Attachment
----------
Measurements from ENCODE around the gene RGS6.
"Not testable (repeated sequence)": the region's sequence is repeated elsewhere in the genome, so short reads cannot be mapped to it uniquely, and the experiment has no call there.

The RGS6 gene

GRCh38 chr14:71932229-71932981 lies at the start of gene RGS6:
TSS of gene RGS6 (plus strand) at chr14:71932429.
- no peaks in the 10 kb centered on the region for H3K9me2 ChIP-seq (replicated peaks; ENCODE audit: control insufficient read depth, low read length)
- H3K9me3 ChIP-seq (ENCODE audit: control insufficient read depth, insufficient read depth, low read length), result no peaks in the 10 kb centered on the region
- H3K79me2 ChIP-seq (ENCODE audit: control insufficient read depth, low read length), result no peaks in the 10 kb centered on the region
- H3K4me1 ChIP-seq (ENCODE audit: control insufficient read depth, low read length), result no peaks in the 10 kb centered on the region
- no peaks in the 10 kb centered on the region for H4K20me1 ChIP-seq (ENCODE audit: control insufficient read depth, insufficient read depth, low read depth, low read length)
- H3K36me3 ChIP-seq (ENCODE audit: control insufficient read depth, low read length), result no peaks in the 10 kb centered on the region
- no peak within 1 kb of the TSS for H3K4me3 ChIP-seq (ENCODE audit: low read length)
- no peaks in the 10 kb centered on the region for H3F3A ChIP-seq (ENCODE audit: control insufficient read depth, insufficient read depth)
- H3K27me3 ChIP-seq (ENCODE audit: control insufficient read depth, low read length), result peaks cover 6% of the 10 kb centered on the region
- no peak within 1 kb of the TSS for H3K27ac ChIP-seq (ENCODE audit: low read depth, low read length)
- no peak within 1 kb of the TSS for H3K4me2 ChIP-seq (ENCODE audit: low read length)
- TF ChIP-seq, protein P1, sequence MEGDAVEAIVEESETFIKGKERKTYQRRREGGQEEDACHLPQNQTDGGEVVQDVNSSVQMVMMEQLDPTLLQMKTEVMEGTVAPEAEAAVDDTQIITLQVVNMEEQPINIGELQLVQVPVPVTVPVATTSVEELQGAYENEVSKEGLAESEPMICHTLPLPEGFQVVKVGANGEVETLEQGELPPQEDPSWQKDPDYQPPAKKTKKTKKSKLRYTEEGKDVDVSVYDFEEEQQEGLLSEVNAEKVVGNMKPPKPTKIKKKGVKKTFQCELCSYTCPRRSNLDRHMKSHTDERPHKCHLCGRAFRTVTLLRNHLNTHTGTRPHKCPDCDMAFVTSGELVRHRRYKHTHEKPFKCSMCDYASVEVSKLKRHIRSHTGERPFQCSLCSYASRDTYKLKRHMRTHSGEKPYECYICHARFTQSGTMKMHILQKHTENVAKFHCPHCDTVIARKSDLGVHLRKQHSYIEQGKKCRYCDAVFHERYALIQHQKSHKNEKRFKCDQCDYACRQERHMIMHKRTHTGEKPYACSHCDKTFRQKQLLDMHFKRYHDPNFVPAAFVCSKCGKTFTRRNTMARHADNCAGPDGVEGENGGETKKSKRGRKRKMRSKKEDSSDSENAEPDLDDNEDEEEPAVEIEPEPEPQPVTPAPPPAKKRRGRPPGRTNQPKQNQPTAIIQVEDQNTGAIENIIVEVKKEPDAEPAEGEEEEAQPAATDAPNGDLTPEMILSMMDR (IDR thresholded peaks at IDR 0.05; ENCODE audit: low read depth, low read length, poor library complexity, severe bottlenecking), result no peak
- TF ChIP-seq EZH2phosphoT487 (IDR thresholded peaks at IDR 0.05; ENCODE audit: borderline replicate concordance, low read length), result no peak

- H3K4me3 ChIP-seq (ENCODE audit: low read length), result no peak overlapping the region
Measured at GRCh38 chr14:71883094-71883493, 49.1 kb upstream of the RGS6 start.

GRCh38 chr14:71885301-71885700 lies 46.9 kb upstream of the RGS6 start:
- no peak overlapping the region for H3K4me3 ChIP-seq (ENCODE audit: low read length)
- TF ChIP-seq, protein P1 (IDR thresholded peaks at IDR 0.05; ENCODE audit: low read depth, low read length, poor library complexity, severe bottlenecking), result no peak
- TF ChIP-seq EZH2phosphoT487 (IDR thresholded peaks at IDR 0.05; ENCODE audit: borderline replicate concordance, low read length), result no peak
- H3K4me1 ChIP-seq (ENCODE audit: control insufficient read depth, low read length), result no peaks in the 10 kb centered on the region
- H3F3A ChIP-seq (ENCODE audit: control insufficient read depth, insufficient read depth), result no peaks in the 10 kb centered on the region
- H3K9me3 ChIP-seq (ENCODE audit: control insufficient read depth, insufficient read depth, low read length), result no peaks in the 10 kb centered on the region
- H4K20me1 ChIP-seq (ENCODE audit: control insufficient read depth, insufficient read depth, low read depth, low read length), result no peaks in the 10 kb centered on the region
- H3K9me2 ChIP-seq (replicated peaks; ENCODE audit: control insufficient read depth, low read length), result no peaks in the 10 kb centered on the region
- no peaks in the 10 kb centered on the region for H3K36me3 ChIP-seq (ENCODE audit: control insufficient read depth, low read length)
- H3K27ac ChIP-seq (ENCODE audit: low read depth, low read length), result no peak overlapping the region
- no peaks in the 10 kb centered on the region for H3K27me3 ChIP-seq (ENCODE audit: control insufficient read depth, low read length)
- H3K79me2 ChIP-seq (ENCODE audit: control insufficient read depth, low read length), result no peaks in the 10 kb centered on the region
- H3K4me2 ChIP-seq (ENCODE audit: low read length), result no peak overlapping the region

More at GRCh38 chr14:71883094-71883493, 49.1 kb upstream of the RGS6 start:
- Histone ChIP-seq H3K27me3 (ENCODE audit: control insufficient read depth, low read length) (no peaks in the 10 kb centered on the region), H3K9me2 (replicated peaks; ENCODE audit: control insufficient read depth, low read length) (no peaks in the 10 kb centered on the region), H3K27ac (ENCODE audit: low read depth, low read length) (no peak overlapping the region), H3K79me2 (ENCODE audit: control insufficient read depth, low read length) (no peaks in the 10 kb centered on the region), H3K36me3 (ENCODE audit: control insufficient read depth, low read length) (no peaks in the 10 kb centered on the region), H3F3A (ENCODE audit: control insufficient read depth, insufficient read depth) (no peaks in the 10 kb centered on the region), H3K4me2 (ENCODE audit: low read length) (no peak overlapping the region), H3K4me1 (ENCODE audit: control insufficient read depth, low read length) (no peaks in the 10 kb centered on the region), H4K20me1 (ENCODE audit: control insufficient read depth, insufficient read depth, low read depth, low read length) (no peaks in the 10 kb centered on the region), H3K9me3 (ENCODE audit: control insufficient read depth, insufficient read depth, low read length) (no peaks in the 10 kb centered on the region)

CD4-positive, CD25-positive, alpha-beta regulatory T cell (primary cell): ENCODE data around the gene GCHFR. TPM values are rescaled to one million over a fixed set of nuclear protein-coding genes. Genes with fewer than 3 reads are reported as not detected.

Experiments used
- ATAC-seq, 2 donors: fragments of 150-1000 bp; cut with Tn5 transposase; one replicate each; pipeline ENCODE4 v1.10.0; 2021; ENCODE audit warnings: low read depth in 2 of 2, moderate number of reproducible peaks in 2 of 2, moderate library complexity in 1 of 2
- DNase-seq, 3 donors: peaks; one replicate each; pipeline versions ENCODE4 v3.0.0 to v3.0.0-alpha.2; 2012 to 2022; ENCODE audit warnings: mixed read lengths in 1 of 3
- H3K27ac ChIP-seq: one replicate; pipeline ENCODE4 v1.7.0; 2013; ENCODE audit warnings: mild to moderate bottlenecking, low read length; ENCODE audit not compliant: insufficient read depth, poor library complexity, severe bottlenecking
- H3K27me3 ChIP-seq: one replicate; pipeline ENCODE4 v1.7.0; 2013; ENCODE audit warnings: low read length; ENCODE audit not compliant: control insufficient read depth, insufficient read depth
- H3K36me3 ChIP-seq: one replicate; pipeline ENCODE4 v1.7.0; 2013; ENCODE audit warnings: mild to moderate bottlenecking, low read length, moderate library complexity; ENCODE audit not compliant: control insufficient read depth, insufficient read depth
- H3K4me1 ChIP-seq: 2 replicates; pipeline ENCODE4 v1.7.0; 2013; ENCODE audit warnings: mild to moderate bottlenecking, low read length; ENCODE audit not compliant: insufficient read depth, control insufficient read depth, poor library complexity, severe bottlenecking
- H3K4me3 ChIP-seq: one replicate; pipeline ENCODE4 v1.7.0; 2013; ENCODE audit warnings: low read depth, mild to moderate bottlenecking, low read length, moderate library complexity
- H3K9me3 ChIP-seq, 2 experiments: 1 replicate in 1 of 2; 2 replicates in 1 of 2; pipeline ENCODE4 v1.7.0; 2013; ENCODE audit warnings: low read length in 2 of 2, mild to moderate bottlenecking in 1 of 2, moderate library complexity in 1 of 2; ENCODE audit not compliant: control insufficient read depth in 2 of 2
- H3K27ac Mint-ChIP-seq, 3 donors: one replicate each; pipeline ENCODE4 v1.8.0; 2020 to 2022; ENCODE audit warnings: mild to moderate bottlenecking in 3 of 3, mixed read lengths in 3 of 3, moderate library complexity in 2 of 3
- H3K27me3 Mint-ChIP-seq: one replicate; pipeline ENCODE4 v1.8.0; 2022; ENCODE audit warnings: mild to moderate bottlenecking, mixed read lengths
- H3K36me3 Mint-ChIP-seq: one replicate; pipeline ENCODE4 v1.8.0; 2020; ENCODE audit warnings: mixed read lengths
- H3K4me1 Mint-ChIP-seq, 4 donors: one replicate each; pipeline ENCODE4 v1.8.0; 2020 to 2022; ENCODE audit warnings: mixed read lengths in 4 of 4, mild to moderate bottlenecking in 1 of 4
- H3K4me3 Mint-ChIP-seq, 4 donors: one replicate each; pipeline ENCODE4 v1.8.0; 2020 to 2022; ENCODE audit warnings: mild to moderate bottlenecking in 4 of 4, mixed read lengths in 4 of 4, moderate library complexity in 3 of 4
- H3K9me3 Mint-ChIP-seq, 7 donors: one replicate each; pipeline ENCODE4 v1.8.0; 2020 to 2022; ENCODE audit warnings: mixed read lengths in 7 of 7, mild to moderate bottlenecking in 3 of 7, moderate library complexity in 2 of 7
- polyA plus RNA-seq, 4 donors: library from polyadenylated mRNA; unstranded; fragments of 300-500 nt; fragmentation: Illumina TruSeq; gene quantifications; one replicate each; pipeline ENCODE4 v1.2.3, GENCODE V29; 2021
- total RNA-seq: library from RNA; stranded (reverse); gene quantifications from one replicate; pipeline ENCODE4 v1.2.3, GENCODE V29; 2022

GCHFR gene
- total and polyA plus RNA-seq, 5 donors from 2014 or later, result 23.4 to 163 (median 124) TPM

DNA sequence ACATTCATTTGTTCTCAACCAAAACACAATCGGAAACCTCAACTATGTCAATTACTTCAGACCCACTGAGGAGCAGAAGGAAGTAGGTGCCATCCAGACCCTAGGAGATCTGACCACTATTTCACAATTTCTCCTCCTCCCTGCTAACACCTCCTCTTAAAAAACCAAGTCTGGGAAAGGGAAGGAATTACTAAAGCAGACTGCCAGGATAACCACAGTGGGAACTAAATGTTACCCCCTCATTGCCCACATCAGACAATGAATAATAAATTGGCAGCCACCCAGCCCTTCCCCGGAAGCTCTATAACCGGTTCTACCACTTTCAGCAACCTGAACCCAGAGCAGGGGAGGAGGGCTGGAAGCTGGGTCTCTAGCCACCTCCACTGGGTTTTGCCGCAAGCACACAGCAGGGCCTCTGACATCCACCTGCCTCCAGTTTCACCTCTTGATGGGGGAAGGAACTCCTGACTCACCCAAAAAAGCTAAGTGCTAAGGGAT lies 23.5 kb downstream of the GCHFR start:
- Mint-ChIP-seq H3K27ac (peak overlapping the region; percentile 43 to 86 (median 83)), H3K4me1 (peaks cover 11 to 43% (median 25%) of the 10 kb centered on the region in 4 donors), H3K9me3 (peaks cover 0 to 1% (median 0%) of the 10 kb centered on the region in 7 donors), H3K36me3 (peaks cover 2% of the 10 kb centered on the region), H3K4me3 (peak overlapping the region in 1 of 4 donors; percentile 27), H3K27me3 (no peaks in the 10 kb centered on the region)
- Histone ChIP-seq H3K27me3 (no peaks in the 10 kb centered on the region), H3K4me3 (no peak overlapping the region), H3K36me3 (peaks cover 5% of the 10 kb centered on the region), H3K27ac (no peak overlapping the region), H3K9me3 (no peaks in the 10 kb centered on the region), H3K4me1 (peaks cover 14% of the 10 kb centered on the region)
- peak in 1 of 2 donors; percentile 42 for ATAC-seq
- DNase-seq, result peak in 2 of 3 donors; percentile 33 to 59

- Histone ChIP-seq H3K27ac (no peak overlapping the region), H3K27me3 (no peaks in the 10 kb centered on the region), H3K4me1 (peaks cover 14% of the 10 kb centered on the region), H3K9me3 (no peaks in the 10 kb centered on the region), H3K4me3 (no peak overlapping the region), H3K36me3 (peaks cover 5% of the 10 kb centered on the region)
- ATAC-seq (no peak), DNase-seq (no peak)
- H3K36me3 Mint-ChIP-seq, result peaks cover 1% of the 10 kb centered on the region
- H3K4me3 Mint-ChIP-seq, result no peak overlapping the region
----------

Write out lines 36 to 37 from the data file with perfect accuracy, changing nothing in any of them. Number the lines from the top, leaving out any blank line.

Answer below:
- Histone ChIP-seq H3K27me3 (ENCODE audit: control insufficient read depth, low read length) (no peaks in the 10 kb centered on the region), H3K9me2 (replicated peaks; ENCODE audit: control insufficient read depth, low read length) (no peaks in the 10 kb centered on the region), H3K27ac (ENCODE audit: low read depth, low read length) (no peak overlapping the region), H3K79me2 (ENCODE audit: control insufficient read depth, low read length) (no peaks in the 10 kb centered on the region), H3K36me3 (ENCODE audit: control insufficient read depth, low read length) (no peaks in the 10 kb centered on the region), H3F3A (ENCODE audit: control insufficient read depth, insufficient read depth) (no peaks in the 10 kb centered on the region), H3K4me2 (ENCODE audit: low read length) (no peak overlapping the region), H3K4me1 (ENCODE audit: control insufficient read depth, low read length) (no peaks in the 10 kb centered on the region), H4K20me1 (ENCODE audit: control insufficient read depth, insufficient read depth, low read depth, low read length) (no peaks in the 10 kb centered on the region), H3K9me3 (ENCODE audit: control insufficient read depth, insufficient read depth, low read length) (no peaks in the 10 kb centered on the region)

CD4-positive, CD25-positive, alpha-beta regulatory T cell (primary cell): ENCODE data around the gene GCHFR. TPM values are rescaled to one million over a fixed set of nuclear protein-coding genes. Genes with fewer than 3 reads are reported as not detected.